Category:World Wide Web

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The Worldwide Web, Connecting Planet Earth

  • WWW Origins-Foundation, est. by World Wide Web founder Tim Berners-Lee, "devoted to all people having access to the Web" -- "The Web Belongs to All of Us"

Online Privacy
Digital Rights

Beginning of WWW 89 TimBerners-Lee CERN.jpg


History and Legacy of 'the Web'

Human-computer interaction: electromechanical devices; word processing; hypertext; hypermedia (e-books); the Internet (Arpanet); digital video; databanks..."

In 1962: "If a computer is capable of logic, then this clearly opens up the most exciting avenues"

Raymond Baxter witnessed the extraordinary power of a computer, in Machines Like Men


Six years later: July 1968

The Mother of All Demos, presented by Douglas Engelbart (Stanford / Menlo Park, Calif)

"The Mother of All Demos is a name given retrospectively to Douglas Engelbart's December 9, 1968, demonstration of experimental computer technologies that are now commonplace. The live demonstration featured the introduction of the computer mouse, video conferencing, teleconferencing, hypertext, word processing, hypermedia, object addressing and dynamic file linking, bootstrapping, and a collaborative real-time editor."

Some highlights:

5:00 - input: keyboard, mouse, extra-keyboard

31:30 - mouse

15:45 - todo list associated with a map

1:16:57 - hangouts + collaboratively editing of docs



A 16mm film of this demo was sent to the UK. At the time I was a lowly AV Technician at University College London. I ran the film in the New Chemistry Theatre for all the staff of the University of London Computer Centre and other interested parties. I watched fascinated. However, after 90 minutes, when it ended and the audience of senior London computing academics filed out, I heard several make comments such as "Interesting, but it will never catch on" and "What a waste of time." They had just seen the first ever Mouse, Hypertext, WP, video conferencing, and the Internet (Arpanet). I BELIEVED Doug Engelbart - they didn't! Here we are. years later, after the Xerox Star, Apple's Lisa and Mac and finally Windows. Amazing. As another commenter says, Doug should be as well known as Einstein - and FAR better than Steve Jobs or Bill Gates!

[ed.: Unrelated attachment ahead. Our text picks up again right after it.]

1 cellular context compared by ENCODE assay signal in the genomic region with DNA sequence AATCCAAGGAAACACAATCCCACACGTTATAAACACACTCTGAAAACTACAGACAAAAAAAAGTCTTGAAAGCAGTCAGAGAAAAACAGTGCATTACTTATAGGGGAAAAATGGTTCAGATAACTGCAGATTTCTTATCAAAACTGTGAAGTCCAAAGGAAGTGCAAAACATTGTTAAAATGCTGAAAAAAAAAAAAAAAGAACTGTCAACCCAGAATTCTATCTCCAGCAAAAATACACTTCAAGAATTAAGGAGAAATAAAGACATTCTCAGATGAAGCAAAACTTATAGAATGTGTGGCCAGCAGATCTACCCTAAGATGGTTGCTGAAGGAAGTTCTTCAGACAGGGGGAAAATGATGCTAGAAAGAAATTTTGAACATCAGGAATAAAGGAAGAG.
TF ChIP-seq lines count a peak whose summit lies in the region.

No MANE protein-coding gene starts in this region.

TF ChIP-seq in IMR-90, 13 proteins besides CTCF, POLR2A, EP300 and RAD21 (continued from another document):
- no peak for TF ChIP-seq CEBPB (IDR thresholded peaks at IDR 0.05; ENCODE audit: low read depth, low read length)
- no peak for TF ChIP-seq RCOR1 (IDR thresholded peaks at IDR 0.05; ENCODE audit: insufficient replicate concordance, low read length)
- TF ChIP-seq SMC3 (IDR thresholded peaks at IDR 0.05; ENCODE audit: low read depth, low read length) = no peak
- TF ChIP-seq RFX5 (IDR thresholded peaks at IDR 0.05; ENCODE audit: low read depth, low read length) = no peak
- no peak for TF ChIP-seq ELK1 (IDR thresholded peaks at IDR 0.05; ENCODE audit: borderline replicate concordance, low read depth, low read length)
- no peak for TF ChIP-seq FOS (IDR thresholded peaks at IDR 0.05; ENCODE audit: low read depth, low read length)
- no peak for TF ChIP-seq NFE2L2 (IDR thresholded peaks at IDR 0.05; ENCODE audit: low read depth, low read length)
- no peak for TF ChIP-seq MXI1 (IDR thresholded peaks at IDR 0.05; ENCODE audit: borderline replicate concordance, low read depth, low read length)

Looking back, years before, in another era there was Memex -- "As We May Think" -- 1945 / 1959 Memex II

The concept of the memex influenced the development of early hypertext systems, eventually leading to the creation of the World Wide Web, and personal knowledge base software.

In "As We May Think", Vannevar Bush describes a memex as an electromechanical device enabling individuals to develop and read a large self-contained research library, create and follow associative trails of links and personal annotations, and recall these trails at any time to share them with other researchers. This device would closely mimic the associative processes of the human mind, but it would be gifted with permanent recollection...

The pioneer of human–computer interaction Douglas Engelbart was inspired by Bush's proposal for a co-evolution between humans and machines. In a 1999 publication, Engelbart recollects that reading "As We May Think" in 1945 infected him with the idea of building a mechanism that could navigate and extend the pool of human knowledge. Around 1961, Engelbart re-read Bush's article, and from 1962 onward Engelbart developed a series of technical designs. Engelbart updated the Memex microfilm storage desk and thereby arrived at a pioneering vision for a personal computer connected to an electronic visual display and a mouse pointing device. In 1962, Engelbart sent Bush a draft article for comment, Bush never replied. The article was published in 1963 under the title "A Conceptual Framework for the Augmentation of Man's Intellect".




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